Homily For 1st Sunday of Advent Yr C – A TIME OF COMING TOGETHER by Fr Galadima Bitrus, OSA
(A Meditation for the 1st Sun of Advent, Yr C; 28.11.21 by Fr Galadima Bitrus, OSA)
Dear friends, we have come a full cycle. The liturgical year B which we started with the first
week of Advent last year has ended and we are beginning today another liturgical year, cycle
C. Therefore, it is a new season of Advent. The word “Advent” (Lat. “Adventus”) simply means
“coming”, which translates the Greek, “Parousía” which means “arrival”, literally “being
around” (from the Greek preposition, “para” = “around”, and the noun, “ousía”= “being”).
In the 1st Reading, we hear of the “coming” of days when the Lord will fulfill his promises to
Israel and Judah. The 2nd Reading speaks of the “coming” of our Lord Jesus Christ with all his
saints. In the Gospel, we hear of men fainting with fear and foreboding of what “is coming”
on the world, but also of the “coming” of the Son of man in a cloud with power and glory.
Clearly, therefore, Advent is characterized by the coming together of time (coming days),
events (coming things) and persons (coming Son of Man and coming of the Lord), hence, the
theme, A TIME OF COMING TOGETHER.
In the 1st Reading (Jer 33:14-16), the prophet Jeremiah announces the “coming days” (Heb,
“yāmîm bā’îm”) when the Lord will fulfill the good words he spoke to the house of Israel and
the good words he spoke concerning the house of Judah. The content of those good words is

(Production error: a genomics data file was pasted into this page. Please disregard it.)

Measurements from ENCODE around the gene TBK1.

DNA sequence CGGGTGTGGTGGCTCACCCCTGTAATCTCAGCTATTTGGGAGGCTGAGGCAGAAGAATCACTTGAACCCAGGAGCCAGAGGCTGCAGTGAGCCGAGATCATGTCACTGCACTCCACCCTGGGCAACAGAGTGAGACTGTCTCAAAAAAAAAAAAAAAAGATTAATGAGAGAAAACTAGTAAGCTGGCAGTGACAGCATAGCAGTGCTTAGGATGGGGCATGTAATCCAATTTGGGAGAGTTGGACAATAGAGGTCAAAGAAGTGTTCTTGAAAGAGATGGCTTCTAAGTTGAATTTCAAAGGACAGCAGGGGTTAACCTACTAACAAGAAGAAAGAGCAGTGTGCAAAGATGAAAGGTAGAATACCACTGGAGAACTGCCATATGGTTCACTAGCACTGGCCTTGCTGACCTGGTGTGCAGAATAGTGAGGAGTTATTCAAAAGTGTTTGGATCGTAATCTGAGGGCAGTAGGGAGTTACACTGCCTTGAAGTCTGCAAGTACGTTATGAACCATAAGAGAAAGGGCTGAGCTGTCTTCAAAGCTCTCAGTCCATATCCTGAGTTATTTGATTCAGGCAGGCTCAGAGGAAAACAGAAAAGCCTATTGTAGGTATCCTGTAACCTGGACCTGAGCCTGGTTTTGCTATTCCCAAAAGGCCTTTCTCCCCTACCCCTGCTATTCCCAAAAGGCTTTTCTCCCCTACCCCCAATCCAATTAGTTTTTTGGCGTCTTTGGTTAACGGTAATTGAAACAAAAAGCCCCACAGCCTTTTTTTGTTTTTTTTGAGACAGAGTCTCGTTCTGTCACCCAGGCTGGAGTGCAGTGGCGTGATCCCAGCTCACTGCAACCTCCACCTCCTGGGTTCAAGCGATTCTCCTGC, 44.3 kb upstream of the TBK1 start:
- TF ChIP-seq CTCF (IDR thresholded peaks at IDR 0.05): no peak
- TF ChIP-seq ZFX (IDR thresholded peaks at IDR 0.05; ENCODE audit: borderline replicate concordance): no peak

a promise to make grow an upright growth or Descendant of David, who will bring about
justice and righteousness (mišpāth and ṣedāqâ) in the land. Also, that Judah will be saved and
Jerusalem will stabilize in terms of security. This figure the Lord will raise will call Jerusalem,
“the Lord is our righteousness” (‘Ādōnāy Ṣidqēnȗ).
Decadence and division had befallen Israel after Solomon, becoming two fragile kingdoms, in
place of the strong united, secure and prosperous kingdom David founded and Solomon
consolidated. The passage shows that the Lord considers the solution to the continuous
decline of this kingdom to consist in raising up a descendant of David, the founder of the
While it was the Lord who would raise David’s descendant to the throne, it was to be the duty
of such a Davidic king to bring about justice and righteousness in the land, a situation that
will, in turn, bring about the salvation or restoration of the united kingdom of Israel and the
security of Jerusalem, its capital.
In these times when the peoples of the world and nations of the world are divided both
internally and between one another, the season of Advent and the readings today in
particular, invite us to realize that when we are divided, our nations and our world are
doomed to be destroyed and as a result, our towns or cities and people lack security and
Therefore, the season offers us the solution to the destruction of the human kingdom and the
insecurity in our families, cities, and countries as consisting in our coming together and
understanding that we share a common origin, often also common essential aspirations, and
certainly also a common destiny. Remembering and celebrating these commonalities is the
way to restoring the unity of a divided kingdom. We must promote the consciousness that